Laugh to Keep From Crying
Alexandra Petri’s Trump satire helps us bear the unbearable
Nothing Is Wrong and Here Is Why: Essays Alexandra Petri (Norton, June 2020)
Political satire has long been a way to speak truth to power. But when power refuses to acknowledge the existence of any shared truth, satire becomes a pressure-release valve for those of us watching helplessly. That’s what Alexandra Petri’s humor columns for the Washington Post became during the 2016 election, and the nightmare that has followed: with every new political scandal, she distilled a desperately-needed essence of disbelief, rage, and gallows humor.
Her new book of essays plays on the joke, now a hallmark of the Trump era, that “everything is fine”: the title hovers over a version of Goya’s Saturn Devouring His Son, red MAGA hat shading the titan’s wild eyes. Whether in this image or Trump’s galling coronavirus briefings, everything is so obviously, cosmically far from “fine” that the reassurance becomes its own kind of horror. The only way to respond is with a laugh that’s mostly a shudder.
Petri’s gift is putting just enough breathing room between us and reality that we’re able to let that laugh out. In one section, Routine Nightmares and Soothing Fables, she unspools fairy tales to make sense of ungraspable horrors. We walk through Melania Trump’s Nightmare Forest, shelter under a young man’s Privilege Tree, gather on a heath at midnight with the Nasty Women, and visit a “cursed truck stop” where a trapped journalist gradually succumbs to the suffocating anti-reality of Trump diehards.
Even at its funniest, Petri’s satire feels like pressing on a bruise. Sometimes it has started to fade: older pieces about bygone monsters like Sean Spicer and Paul Ryan feel like dispatches from an ancient civilization, equally but quite differently screwed up. But when the bruise is fresh, the pressure makes you wince. Petri is at her most obviously furious and funny in her enraged responses to Brett Kavanaugh’s confirmation hearings, which turn on the imbalance of power between boys (who will be boys), and women (who ought to know better.). When the subject clearly hits close to home for Petri, and the injustice she’s railing against is deeper and older than the bumbling criminality of this White House, these topical columns become timeless.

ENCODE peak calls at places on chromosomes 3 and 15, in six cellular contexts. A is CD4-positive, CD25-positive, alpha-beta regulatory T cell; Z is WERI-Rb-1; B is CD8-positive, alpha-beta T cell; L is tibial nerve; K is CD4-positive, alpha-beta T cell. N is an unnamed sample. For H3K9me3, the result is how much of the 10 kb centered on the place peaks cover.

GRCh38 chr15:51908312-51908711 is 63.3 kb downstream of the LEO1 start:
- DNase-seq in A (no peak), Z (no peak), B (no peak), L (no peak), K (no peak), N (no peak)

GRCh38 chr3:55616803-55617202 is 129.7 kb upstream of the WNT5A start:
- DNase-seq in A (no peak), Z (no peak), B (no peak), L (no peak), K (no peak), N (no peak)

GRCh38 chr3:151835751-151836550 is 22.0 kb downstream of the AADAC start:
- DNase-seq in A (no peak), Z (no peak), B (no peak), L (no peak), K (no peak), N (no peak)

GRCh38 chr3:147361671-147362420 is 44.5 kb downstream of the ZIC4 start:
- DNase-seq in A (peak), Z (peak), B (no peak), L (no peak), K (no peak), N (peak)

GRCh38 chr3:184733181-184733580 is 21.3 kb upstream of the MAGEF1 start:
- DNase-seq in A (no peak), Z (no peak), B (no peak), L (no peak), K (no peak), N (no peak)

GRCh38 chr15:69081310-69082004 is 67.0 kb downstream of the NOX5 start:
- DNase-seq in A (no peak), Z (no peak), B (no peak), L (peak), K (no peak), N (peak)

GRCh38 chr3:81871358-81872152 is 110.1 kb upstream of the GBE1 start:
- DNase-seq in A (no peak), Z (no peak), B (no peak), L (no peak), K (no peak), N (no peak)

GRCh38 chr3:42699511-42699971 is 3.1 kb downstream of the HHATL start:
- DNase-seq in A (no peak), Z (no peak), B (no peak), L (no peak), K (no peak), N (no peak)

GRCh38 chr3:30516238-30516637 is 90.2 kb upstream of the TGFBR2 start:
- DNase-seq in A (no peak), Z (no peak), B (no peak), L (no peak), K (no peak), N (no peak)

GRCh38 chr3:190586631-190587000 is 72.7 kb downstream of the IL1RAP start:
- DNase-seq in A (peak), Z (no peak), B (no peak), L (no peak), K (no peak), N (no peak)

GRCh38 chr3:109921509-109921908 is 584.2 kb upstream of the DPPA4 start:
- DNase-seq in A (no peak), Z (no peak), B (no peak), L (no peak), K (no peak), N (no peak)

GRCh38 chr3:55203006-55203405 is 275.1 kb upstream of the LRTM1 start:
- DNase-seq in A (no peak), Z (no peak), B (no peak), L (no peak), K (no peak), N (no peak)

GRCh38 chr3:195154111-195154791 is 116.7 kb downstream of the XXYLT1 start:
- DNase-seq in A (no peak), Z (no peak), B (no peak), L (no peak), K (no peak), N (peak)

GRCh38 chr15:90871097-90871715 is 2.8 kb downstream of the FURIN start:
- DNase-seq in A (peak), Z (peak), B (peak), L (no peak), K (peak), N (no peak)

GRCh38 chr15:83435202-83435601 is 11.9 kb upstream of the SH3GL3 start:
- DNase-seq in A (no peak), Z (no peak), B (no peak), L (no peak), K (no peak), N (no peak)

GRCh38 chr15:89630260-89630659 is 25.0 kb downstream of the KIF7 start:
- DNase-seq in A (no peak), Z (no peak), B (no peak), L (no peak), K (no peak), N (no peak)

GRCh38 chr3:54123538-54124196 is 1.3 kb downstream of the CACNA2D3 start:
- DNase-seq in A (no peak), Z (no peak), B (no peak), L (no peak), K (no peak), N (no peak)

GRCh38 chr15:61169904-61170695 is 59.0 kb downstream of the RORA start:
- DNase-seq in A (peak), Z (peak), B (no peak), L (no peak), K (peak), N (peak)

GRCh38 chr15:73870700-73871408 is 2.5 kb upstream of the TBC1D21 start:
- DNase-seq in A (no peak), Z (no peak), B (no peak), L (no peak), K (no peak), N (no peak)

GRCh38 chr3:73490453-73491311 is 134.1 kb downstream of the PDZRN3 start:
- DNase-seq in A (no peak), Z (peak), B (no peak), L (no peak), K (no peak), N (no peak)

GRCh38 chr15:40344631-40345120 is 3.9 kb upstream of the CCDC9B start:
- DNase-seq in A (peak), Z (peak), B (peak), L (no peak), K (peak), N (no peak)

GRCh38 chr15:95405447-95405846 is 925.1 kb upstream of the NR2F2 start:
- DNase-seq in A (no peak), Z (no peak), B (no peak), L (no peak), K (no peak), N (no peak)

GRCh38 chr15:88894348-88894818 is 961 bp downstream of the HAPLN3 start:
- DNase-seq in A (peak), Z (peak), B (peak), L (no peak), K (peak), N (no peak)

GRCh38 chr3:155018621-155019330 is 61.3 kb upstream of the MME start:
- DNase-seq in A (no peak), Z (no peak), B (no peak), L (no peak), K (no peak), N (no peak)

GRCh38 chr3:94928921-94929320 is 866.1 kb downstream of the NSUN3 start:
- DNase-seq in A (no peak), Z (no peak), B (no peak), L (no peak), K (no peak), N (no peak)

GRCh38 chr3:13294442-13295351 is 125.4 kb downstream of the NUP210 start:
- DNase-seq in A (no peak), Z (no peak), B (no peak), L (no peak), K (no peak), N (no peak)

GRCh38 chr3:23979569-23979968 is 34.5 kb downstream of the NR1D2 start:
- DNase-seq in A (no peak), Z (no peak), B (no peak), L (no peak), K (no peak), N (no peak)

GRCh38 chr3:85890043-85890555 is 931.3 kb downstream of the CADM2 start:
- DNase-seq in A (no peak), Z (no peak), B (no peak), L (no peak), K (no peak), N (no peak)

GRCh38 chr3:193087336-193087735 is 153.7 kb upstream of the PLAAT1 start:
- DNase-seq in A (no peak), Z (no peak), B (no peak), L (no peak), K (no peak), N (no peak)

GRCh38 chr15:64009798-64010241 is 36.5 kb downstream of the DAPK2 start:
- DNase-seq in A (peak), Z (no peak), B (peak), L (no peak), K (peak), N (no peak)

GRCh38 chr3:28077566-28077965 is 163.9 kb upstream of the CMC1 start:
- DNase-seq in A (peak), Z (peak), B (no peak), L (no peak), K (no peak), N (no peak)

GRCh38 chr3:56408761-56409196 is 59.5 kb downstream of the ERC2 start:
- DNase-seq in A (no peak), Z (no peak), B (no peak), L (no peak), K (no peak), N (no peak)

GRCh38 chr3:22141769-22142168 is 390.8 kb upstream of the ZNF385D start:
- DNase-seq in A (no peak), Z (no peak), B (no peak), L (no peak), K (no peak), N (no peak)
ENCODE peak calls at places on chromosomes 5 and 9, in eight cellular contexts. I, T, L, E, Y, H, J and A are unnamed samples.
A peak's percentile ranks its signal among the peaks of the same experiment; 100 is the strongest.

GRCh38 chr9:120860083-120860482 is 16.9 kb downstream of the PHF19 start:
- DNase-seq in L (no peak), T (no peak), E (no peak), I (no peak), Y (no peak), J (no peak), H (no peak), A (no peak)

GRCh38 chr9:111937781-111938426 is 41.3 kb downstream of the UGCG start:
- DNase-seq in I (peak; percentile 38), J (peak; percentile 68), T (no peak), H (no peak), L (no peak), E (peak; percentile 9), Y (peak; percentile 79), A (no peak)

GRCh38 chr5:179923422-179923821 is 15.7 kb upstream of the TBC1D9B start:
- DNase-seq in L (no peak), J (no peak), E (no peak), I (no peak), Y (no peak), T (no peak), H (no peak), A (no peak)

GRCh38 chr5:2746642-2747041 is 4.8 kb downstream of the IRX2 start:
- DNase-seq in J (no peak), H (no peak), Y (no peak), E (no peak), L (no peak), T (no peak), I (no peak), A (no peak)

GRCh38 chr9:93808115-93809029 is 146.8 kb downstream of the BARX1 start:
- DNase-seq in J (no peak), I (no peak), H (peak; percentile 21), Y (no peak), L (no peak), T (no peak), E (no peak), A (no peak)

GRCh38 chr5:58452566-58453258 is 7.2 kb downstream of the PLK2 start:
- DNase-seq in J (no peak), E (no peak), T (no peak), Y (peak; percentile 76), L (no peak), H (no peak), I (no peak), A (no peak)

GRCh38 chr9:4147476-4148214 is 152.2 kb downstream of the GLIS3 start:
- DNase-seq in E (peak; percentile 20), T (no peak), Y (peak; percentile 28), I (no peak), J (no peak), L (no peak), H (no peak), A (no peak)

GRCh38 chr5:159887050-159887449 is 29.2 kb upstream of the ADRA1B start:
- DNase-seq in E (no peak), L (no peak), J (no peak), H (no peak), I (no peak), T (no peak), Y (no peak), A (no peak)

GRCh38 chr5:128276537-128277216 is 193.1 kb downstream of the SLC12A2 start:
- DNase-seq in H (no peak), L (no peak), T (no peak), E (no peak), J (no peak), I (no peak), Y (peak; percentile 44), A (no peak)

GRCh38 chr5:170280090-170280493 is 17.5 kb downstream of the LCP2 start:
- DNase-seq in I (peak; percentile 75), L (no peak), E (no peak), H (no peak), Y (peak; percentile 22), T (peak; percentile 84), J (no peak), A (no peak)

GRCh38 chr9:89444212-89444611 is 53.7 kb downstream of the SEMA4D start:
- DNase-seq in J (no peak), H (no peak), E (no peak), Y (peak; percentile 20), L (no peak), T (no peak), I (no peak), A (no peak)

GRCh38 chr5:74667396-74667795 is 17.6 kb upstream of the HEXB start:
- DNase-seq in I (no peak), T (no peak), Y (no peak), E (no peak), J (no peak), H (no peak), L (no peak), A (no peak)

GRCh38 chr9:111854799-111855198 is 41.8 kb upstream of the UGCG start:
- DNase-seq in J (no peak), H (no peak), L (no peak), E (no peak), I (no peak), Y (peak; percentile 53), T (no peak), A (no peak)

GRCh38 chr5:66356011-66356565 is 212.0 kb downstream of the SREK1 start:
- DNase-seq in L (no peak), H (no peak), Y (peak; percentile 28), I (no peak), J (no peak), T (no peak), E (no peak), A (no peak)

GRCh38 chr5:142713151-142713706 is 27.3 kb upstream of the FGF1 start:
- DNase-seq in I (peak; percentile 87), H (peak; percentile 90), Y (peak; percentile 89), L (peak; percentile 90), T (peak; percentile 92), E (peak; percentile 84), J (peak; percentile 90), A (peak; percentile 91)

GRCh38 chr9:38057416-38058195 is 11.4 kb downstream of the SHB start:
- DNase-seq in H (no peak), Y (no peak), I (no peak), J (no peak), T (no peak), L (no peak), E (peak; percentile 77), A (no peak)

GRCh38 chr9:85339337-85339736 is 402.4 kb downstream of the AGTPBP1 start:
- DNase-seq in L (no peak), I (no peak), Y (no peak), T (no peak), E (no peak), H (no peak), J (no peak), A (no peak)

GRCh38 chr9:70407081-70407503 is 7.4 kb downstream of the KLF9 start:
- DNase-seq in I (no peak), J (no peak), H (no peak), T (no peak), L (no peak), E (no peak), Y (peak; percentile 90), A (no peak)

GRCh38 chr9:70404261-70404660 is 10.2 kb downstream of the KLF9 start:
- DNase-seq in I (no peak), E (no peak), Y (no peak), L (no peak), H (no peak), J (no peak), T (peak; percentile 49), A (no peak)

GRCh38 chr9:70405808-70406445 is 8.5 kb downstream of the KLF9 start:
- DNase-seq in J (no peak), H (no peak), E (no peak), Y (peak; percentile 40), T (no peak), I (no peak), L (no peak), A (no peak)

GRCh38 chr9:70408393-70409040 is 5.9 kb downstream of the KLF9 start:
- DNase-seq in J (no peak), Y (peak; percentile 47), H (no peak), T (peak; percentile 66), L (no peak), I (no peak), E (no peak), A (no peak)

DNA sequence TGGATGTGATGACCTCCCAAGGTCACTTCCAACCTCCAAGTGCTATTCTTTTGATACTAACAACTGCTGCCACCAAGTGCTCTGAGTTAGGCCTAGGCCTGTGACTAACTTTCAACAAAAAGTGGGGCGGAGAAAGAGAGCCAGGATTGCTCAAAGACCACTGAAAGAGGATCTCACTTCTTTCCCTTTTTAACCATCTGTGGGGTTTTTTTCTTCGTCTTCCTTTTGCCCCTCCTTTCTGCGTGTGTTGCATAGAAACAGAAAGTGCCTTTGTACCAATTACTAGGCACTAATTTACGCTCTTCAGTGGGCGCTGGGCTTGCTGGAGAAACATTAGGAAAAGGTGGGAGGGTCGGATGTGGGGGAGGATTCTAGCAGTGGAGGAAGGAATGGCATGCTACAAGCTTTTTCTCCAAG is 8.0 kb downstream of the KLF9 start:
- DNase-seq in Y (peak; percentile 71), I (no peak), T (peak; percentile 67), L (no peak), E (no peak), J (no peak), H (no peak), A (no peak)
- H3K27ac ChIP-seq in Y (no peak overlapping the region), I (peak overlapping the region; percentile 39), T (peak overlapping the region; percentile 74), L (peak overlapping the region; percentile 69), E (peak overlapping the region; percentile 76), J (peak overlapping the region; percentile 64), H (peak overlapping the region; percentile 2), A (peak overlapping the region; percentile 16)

At best, this rage feels galvanizing, even distantly hopeful. Surely, at some point, it has to start getting better, right? Until then, we have Petri to get us through.
Your Summer 2020 Reading List
Although beach reads are out and couch reads are in, this summer is still full of literary riches to fill the season’s hours. Here are six new women-authored ones to look out for.
Penguin Random House, June 30
Set in the fantasy-peddling world of a wellness startup, Leigh Stein’s savage satire Self Care follows the co-founders of the brilliantly-named Richual as they navigate PR disasters and ethical quandaries. The book is an astute read on female friendship, all the while skewering not just influencer culture but the ruthless capitalist underpinnings of corporate feminism.
Penguin Random House, June 30
All the classic gothic fiction tropes are here: a creepy mansion, an aristocratic family with buried secrets, and an intrepid heroine who must untangle a mystery before she becomes its victim. Moreno-Garcia’s latest novel sets these familiar pieces down in the remote Mexican countryside, enhancing them to atmospheric and terrifying effect.
The New Parisienne
Abrams Books, July 7
Americans have remained suckers for the mystique of Paris for generations, but the modern city is more complicated, diverse, and interesting than romantic Left Bank lore allows. Journalist Lindsey Tramuta follows up her popular 2017 book The New Paris with a collection of profiles of female artists, entrepreneurs, and public figures shaking loose the too-cool “French girl” stereotype in favor of the infinitely-more-interesting New Parisienne.
Harper Collins, July 28
This memoir takes its title from the Atlanta street where Trethewey’s mother was shot and killed by her stepfather in 1985, when the author was nineteen. Now a Pulitzer Prize-winning poet, Trethewey weaves a gorgeous elegy to the mother she lost together with a profound meditation on how the trauma shaped her own growth as a woman and an artist.
Flatiron Books, August 4
“Have you ever read Lolita?” was the impossibly on-the-nose line that began Alisson Wood’s toxic romance with her high school English teacher. Now, it opens her memoir, an attempt to reclaim that twisted story in her own words. So often lately this all-too-common abuse of power has been told through a lens of fiction or at a safejournalistic remove, making Wood’s version stand out for its freshness and fervor.
Farrar, Straus, and Giroux, August 4
Leilani’s much-praised debut novel follows twentysomething Edie, an aspiring black artist drawn into an affair with an older white man in an open marriage to a white woman; gradually, Edie also becomes a mentor to the couple’s black adopted daughter. It’s an intense and inventive take on race, sex, love, and the struggle to stand up for your own talent.